A poorly-collected species with an apparently wide Southern African distribution (Fig. 27, see also Fig. 1 for DR Congo and Kenya records) involving South Africa (KwaZulu-Natal) and Namibia. Available data suggest adults are active during late summer (Table 1). The species is apparently associated with forested habitats. C. analogos sp. n. is distributed within the Maputaland-Pondoland-Albany biodiversity hotspot, but also occurs outside of it. A single prey record is known (Hemiptera: Flatidae).

Phenology of Southern African Choerades species (Abbreviations of months start at July, numbers relate to records for each month). All available data included.

Species J A S O N D J F M A M J
analogos sp. n. 1 1 2 1 1
bella 2 8 16 16 17 2
flavipes 1 3 4 8 20 13 3 2 1
multipunctata 8 2
nigrapex 1 10 11 25 10 14 12 2
nigrescens 13 6 2 4 1
Totals 1 0 6 30 51 67 43 25 16 2 2 0

Choerades bella (Loew, 1858)

Figs 4, 10, 14–19, 27

Laphria bella Loew, 1858: 356 [1860c: 190]; Oldroyd 1970: 226 (key).

Choerades bella: Londt 1977: 46 (fig. 2 ♂ terminalia).

Redescription

Based on all material studied. Entire male and female specimens are shown in Figs 14–19.

Figure 14–19. 

Choerades bella ♂ (USNMENT00870303) 14 dorsal (Morphbank #861929) 15 same, lateral (#861931) 16 same, head anterior (#861927), ♀ (USNMENT00870304) 17 head anterior (#861925) 18 same, dorsal (#861921) 19 same, lateral (#861923). Scale bar: 5 mm.

Head: Black, silver pubescent, black and pale yellow setose. Antenna black, scape and pedicel black setose. Face black, fine silver pubescent. Mystax predominantly black (a few yellow setae may be present in dorsal region) with macrosetae confined to elevated parts of facial protuberance. Lateral parts of face with groups of glistening gold and silvery scale-like setae. Frons and vertex fine dull silver pubescent, asetose. Ocellar tubercle prominent, weakly setose except for a pair of strong black ocellar macrosetae. Occiput silver pubescent, strongly setose (black dorsally, yellow ventrally). Palps black and pale yellow setose.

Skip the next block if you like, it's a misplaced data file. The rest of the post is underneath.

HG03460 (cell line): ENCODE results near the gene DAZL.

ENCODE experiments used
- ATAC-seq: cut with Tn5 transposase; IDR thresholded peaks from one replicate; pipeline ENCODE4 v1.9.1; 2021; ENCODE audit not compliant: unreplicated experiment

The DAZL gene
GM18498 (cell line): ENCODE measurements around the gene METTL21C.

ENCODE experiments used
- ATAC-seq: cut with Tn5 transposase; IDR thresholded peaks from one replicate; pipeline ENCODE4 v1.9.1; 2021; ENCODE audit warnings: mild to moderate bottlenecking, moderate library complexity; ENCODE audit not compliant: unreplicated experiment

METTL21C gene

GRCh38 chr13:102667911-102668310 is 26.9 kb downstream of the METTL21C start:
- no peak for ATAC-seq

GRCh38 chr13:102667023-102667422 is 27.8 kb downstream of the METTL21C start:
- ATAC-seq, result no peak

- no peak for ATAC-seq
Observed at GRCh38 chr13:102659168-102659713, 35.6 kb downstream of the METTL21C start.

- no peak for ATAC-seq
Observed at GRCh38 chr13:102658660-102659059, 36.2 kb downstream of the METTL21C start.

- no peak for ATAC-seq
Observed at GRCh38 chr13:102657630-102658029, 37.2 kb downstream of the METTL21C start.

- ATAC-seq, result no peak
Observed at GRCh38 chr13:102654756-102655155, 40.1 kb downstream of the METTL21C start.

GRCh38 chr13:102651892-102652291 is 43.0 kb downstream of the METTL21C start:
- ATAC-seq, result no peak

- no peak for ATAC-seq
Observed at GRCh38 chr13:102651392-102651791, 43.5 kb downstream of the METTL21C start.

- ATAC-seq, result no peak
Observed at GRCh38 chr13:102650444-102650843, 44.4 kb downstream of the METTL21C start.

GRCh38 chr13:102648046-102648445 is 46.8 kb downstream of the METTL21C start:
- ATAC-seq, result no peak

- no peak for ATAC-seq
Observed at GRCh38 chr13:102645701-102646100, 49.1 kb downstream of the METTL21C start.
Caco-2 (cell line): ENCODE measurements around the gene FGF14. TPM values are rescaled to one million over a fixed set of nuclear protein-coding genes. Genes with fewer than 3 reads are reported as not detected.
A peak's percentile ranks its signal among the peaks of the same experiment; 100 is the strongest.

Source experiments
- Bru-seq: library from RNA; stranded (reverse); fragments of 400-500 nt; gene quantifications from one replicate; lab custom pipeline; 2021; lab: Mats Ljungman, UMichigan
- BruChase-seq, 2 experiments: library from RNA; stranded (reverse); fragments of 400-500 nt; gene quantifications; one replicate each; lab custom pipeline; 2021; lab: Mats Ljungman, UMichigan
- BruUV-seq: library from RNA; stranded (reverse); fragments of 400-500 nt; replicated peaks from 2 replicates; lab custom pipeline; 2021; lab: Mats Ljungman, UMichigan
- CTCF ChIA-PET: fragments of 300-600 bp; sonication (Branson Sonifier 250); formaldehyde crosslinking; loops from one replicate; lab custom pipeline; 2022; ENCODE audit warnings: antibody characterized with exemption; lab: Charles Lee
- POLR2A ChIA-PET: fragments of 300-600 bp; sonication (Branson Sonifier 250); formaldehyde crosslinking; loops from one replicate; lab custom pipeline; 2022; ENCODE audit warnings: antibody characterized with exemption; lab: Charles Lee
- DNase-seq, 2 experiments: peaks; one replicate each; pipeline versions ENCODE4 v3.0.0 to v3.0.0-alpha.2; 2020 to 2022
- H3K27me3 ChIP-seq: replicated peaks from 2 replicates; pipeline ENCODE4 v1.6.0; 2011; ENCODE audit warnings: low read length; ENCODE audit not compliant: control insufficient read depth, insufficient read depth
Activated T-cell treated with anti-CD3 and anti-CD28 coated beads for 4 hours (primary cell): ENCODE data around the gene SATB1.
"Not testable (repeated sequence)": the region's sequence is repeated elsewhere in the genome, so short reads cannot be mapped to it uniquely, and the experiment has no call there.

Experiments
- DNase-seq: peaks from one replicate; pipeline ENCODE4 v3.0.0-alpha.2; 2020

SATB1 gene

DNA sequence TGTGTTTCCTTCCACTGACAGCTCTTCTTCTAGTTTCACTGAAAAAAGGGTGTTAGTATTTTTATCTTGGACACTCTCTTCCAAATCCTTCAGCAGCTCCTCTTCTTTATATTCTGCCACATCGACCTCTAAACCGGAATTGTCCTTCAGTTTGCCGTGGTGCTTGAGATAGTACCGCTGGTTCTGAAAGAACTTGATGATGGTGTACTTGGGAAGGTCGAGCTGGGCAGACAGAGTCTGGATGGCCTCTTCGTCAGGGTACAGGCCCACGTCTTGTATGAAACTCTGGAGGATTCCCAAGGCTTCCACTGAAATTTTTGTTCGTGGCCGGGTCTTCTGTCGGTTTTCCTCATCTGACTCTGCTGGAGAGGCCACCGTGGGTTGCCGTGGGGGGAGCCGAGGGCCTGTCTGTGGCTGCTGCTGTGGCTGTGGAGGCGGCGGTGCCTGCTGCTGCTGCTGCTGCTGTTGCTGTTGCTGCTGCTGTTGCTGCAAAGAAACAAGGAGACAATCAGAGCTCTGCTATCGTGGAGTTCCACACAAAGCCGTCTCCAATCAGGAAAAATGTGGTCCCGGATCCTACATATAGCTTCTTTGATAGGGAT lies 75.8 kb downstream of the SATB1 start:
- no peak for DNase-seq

Thorax: Black, silver pubescent, black, pale yellow and white setose. Cervical sclerite entirely black setose. Mesonotum apubescent except for silver pubescent postpronotal lobes, fine black and longish prostrate yellow-white setae posteriorly (distribution of yellow setae variable). Lateral macrosetae black (2 notopleurals, 4 supra-alars, 2 postalars). Scutellum black, apubescent, disc almost entirely covered with longish, prostrate, white-yellow setae, c. 10 apical scutellar macrosetae (mostly yellow, some black). Pleura silver pubescent, mostly fine black setose (few pale yellow setae). 1–3 black anepisternal macrosetae. Katatergal setae well-developed, black. Anatergites weakly gold pubescent, asetose.

Legs: Black and orange (somewhat variable), coxae silver pubescent, other segments apubescent. Trochanters pale yellow setose, femora and tibiae black and yellow setose, tarsi black setose.

Wings (Fig. 4): Length (humeral crossvein to tip) x breadth (maximum): ♂ 9.1 × 3.0 – 12.3 × 4.3 mm (mean – 5 specimens – 10.4 × 3.5 mm), ♀ 8.4 × 2.8 – 12.3 × 4.2 mm (mean – 5 specimens – 10.3 × 3.4 mm), males and females vary fairly considerably in size but on average of similar size. Veins dark red-brown to black, membrane transparent, distal two-thirds pale brown microtrichose, basal cells almost devoid of microtrichia except distally.

Abdomen: Black, mostly dark red-brown to black setose (T1 with lateral tufts of pale yellow setae), tergites apubescent, sternites fine gold pubescent.

Terminalia: ♂ terminalia as in Fig. 10 (previously published as fig. 2 by Londt (1977)). Hypopygium rotated through 180°.

Material examined